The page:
We’ve been hearing so much about wages that I wish we had a handle on how our employers are holding up, like how many had to “exit’’ less productive businesses. It will be good to look at bankruptcy figures to find out how SMEs are faring. Is this rate increasing? It should be, given that economic restructuring does mean that companies would have to “consolidate’’ or “exit’’. If so, retrenchment figures should go up too. But a total of 2,410 workers were laid off in the second quarter of this year, lower than the 3,110 workers who were retrenched in the previous quarter. What does this mean? Are we over the worst?

Experts interviewed by ST don’t seem to think so.

They noted that the authorities tightened foreign worker hiring policies with the aim of forcing firms to work more efficiently. But the reverse has happened in some companies. It quoted Singapore Business Federation’s chief operating officer Victor Tay as saying that a lack of workers has pushed some firms to focus on day-to-day operations instead of planning ahead to raise productivity.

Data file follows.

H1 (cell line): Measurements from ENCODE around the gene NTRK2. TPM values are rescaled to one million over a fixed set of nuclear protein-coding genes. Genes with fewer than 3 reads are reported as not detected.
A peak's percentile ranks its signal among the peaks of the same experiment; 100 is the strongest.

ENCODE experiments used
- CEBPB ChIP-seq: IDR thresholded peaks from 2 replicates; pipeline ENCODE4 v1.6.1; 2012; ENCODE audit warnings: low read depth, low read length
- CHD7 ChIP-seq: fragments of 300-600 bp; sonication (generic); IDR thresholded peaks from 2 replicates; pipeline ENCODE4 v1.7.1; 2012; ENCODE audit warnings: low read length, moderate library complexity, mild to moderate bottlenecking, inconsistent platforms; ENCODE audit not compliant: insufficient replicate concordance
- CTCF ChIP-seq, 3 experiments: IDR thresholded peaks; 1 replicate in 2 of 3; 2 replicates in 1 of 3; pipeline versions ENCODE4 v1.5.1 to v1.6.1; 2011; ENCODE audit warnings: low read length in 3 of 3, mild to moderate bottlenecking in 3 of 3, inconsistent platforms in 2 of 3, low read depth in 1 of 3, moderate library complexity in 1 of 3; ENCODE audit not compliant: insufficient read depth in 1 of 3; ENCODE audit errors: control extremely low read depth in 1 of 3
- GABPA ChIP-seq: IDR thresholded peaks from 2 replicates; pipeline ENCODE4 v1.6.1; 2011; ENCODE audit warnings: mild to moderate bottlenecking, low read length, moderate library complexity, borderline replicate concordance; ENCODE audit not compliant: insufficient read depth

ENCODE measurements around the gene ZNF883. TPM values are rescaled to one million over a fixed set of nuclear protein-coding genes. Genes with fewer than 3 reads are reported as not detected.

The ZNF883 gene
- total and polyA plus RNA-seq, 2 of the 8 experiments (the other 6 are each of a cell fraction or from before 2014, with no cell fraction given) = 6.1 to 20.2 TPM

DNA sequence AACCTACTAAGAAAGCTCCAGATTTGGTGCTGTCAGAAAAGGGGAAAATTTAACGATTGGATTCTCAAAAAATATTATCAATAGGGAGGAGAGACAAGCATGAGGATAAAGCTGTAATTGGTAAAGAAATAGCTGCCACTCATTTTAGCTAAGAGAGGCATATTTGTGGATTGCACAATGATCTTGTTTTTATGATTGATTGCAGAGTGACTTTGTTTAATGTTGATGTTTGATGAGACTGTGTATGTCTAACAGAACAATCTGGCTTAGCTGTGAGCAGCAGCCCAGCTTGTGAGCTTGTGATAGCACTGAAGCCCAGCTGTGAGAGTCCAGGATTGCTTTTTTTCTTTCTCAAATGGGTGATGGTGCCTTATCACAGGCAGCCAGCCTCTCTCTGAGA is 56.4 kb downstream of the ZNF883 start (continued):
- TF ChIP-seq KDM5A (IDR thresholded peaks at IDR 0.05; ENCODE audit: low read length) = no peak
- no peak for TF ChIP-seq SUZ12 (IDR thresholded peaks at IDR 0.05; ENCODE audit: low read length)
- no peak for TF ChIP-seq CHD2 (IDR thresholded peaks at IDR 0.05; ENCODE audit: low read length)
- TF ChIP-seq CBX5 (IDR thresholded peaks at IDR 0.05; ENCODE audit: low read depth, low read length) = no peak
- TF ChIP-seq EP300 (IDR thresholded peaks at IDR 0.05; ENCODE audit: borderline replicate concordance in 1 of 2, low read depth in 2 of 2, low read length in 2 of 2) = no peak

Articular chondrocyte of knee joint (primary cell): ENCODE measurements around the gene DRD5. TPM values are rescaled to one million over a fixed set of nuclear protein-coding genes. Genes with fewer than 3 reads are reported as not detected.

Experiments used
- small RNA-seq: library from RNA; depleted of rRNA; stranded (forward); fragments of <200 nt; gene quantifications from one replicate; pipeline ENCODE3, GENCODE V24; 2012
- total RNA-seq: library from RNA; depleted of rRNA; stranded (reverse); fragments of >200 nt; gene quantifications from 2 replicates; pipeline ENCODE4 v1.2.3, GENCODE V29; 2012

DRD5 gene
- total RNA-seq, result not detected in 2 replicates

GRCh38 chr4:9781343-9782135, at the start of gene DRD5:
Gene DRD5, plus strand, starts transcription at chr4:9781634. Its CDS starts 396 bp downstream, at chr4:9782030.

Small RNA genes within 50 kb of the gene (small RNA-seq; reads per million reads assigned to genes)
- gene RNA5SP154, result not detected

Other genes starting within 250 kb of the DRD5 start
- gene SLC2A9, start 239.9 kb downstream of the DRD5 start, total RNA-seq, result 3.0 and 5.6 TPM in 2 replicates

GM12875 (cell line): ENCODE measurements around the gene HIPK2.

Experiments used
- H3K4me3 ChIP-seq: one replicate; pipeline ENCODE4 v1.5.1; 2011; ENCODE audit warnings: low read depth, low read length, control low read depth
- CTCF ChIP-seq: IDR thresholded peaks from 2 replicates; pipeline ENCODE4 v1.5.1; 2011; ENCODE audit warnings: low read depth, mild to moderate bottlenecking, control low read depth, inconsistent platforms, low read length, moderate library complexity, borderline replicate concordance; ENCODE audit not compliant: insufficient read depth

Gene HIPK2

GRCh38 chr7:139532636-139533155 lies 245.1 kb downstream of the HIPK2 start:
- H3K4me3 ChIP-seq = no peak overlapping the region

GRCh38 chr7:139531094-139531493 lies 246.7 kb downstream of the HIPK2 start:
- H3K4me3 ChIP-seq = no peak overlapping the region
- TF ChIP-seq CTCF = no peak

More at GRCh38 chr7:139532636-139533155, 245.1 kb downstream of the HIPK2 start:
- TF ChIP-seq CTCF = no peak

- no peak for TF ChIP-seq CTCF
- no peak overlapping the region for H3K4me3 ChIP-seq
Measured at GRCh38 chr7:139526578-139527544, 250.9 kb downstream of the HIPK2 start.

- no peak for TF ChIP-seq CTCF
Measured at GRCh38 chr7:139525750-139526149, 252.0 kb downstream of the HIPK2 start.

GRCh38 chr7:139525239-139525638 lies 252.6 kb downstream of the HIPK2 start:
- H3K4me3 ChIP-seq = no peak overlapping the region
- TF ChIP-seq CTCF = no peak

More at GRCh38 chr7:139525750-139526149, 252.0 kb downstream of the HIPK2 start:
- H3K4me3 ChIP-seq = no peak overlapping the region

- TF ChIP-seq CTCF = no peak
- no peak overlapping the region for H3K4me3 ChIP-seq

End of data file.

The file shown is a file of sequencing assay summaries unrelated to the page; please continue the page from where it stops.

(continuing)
In other words, some companies are too busy trying to keep head above water to think long-term.

ST also quoted Mr Victor Mills, chief executive of the Singapore International Chamber of Commerce, as saying that curbs on employment pass renewals have led to the rejection of “talented, committed and productive’’ foreign employees who could have helped raised productivity levels.

Hmm…they weren’t replaced by locals? Or the locals not as good?

Only 11,000 or so foreigners were hired in the first this year, mainly for construction. And this is half the number the year before. The labour market report, however, didn’t break down the figure into employment or S pass or work permit holders.